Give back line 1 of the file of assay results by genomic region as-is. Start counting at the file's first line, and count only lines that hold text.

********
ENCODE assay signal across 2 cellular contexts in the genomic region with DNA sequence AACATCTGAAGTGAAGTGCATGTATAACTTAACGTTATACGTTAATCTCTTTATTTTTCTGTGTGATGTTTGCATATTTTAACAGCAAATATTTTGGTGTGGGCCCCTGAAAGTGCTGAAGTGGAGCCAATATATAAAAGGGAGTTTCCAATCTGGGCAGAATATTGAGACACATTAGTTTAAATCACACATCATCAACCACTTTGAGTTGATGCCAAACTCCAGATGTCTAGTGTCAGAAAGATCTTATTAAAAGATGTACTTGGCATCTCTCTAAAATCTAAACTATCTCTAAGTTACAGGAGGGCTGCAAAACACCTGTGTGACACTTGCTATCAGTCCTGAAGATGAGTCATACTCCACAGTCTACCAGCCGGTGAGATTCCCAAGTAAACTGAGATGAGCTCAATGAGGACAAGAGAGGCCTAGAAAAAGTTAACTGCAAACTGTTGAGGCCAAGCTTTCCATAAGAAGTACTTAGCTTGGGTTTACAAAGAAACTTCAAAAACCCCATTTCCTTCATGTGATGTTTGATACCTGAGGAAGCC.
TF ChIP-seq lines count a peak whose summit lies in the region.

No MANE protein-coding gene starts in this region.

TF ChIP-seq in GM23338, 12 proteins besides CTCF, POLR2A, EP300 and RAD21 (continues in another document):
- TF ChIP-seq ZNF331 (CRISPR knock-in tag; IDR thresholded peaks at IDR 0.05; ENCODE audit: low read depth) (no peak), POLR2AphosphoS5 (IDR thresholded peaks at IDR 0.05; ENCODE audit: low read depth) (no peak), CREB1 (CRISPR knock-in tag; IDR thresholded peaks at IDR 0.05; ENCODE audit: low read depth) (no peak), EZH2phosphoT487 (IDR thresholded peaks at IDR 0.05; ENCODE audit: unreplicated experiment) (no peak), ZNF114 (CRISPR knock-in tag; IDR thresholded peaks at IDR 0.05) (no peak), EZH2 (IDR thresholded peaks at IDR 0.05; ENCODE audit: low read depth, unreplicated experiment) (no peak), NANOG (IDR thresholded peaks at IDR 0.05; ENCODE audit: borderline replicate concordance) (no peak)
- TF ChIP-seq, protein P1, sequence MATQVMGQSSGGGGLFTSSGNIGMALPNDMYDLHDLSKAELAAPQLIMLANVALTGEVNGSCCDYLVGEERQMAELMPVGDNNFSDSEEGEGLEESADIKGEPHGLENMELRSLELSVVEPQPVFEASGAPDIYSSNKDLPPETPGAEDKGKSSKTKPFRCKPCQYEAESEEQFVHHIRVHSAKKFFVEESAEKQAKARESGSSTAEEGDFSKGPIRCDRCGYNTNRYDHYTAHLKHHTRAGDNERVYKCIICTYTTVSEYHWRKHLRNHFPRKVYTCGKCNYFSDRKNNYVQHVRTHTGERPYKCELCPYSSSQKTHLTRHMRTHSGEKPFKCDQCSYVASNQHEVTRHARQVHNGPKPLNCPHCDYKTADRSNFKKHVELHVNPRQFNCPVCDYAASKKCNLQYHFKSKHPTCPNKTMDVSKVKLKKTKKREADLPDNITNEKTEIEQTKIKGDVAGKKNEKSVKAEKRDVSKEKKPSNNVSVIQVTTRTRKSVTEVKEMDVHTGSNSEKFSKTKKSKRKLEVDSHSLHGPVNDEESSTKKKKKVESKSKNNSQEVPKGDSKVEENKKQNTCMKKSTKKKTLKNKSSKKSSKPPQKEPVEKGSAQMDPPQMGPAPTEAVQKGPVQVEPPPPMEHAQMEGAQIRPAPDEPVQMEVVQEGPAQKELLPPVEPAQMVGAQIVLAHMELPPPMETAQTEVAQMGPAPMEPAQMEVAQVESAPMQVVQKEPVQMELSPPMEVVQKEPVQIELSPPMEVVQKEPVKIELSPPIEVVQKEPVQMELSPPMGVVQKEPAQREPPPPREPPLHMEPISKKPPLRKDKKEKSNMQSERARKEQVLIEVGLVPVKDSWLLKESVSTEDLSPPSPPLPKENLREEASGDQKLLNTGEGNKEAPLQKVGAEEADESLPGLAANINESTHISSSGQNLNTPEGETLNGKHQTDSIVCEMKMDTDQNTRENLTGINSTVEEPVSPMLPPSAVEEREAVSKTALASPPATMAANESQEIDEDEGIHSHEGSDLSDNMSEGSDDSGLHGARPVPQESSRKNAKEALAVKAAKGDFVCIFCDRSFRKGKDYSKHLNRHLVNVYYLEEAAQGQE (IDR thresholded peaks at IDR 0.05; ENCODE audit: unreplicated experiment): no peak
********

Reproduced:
ENCODE assay signal across 2 cellular contexts in the genomic region with DNA sequence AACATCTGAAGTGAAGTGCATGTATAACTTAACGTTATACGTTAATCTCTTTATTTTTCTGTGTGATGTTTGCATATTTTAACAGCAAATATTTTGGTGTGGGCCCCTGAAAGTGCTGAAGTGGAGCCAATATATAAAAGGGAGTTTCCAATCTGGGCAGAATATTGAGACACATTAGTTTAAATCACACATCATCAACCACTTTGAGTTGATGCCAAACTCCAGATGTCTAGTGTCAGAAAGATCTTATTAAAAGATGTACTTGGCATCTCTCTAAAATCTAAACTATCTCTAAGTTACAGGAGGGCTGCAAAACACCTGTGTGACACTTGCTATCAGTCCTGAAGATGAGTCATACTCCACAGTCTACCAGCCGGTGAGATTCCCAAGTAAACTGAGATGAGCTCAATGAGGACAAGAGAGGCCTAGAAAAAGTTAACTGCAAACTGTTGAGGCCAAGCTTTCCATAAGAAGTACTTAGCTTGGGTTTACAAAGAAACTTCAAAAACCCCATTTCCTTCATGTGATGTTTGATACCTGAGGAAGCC.